Sixten Ivarsson's Peewit: An Evolutionary Step

Sixten Ivarsson Tobacco Pipes at

So far we've discussed the origin of these correspondence and briefly touched on one or two folios, highlighting their importance in the history of the modern tobacco pipe. After scanning hundreds of blueprints, drawings, and letters, however, I noticed there was one shape that appeared more frequently than others in Sixten's commission requests and sketches. It was his "Peewit" shape.

Sixten Ivarsson Tobacco Pipes at Smokingpipes.comAlso known as the Lapwing's Egg or Peewit Egg, it's characterized by its plump, high-set waistline, beveled rim, strong Dublin-esque taper, neat, acute transition, and Acorn-like heel. Both in his initial draw-ups and in his finished products (see right image), it was often paired with a bamboo shank extension, though other mediums were sometimes employed (horn or briar for example). It's this dynamic Acorn shape that's often thought of as the predecessor to the popular, modern Strawberry.

In his Still Searching for Pipe Dreams, Rick Newcombe quotes Sixten on the principles of pipe making, suggesting that the key to crafting a truly great pipe is "90% physics, 5% materials, and 5% magic." It was with this functionalist mindset that Sixten first created the Peewit sometime in the 50s — during which he seemed to be focusing on producing functional handmade designs, traditional of form, just with the slightest tweak to proportions, curves, and angles.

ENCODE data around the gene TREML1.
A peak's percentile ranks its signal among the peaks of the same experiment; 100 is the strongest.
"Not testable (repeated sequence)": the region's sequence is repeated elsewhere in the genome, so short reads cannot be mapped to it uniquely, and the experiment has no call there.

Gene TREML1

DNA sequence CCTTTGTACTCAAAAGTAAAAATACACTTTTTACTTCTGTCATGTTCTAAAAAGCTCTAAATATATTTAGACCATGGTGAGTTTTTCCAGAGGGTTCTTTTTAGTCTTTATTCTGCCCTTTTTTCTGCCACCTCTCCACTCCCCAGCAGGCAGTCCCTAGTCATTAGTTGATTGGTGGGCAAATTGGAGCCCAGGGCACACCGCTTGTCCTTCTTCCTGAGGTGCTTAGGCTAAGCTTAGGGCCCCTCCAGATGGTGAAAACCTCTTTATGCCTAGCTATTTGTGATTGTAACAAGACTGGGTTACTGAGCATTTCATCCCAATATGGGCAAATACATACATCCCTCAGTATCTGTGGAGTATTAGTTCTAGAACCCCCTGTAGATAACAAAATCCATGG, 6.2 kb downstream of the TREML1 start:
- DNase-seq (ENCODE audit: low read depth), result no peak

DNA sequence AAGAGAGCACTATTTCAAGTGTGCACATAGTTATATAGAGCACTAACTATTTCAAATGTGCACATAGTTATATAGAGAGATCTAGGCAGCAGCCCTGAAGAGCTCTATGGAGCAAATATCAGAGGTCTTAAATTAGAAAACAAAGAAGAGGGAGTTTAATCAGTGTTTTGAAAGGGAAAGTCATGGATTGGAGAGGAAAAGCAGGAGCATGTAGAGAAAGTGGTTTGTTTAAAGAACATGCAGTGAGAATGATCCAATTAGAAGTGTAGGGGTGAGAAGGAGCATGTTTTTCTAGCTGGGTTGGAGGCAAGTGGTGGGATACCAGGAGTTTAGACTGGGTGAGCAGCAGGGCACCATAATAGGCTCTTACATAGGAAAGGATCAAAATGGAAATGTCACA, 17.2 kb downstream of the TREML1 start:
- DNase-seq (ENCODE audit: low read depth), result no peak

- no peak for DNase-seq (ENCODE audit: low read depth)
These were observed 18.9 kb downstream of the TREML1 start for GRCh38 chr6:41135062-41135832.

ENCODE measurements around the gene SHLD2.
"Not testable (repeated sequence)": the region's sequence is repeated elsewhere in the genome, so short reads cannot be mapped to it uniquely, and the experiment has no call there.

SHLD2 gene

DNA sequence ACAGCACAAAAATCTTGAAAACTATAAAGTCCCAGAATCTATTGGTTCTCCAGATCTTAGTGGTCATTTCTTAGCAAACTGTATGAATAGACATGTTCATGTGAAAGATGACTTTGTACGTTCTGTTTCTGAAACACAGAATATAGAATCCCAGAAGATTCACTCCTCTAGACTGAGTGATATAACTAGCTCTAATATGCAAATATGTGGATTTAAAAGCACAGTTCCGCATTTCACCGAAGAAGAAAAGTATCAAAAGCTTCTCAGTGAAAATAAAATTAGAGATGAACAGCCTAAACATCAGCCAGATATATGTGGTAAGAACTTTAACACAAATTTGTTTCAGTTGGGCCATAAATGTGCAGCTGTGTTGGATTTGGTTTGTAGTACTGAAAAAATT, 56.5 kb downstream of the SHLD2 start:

While the floral style of the Danish Fancy craze of the 60s-70s spread throughout Denmark and the rest of the pipe making world, Sixten too adapted his style to fit these sculptural forms, with most of his shapes becoming noticeably more supple and organic. Later on, he returned to his signature tight, neat style of shaping. Despite all that stylistic dynamism, however, the Peewit shape remained more or less consistent throughout his career. That being said, due to his method of shaping first and drilling second, he was able to turn blocks so as to excite the most impressive grain patterns therein — making each piece both unique in form and grain, per his functionalist approach, while still maintaining that elegant, dynamic silhouette.

Though most commonly associated with the Danish master himself, Sixten's Peewit shape later inspired a range of makers and marques to try their hand at Sixten's functionalist approach.Sixten Ivarsson Designed Stanwell Tobacco Pipes at Stanwell, for example, acquired the shape not long after his initial design (a testament to the esteemed marque's unique symbiotic relationship with fellow national carvers) and began stamping their recreation as the "30" sometime in the 60s. A later Sixten-designed version was also created as the "48," or half-sized Peewit a few years later. This Sixten-Stanwell tradition continued even nearly five years after his passing, when the marque released a new adaptation of the shape, designed by Tom Eltang, as their 2006 Pipe of the Year.

Eventually other carvers began trying their hand at the shape as well — with the vast majority having had some contact or relationship with Sixten in the past. Teddy Knudsen, Lars Ivarsson, Tom Eltang, even some modern American carvers have all created unique interpretations of this most iconic Sixten shape.

Sixten Ivarsson Tobacco Pipes at

Simply put, the Peewit not only worked to highlight Sixten's signature aesthetic and set him apart from other high-production manufacturers of the time, but it also set the backdrop for a series of evolutionary steps in modern pipe making. The switch to exclusive handmade designs, the focus on shaping first and drilling second, an elegant flexibility simply impossible to replicate on a lathe, and the realization of it all in a consistent, timeless form; it's this kind of progress that truly made Sixten, and his classic Peewit, a time-honored legend.


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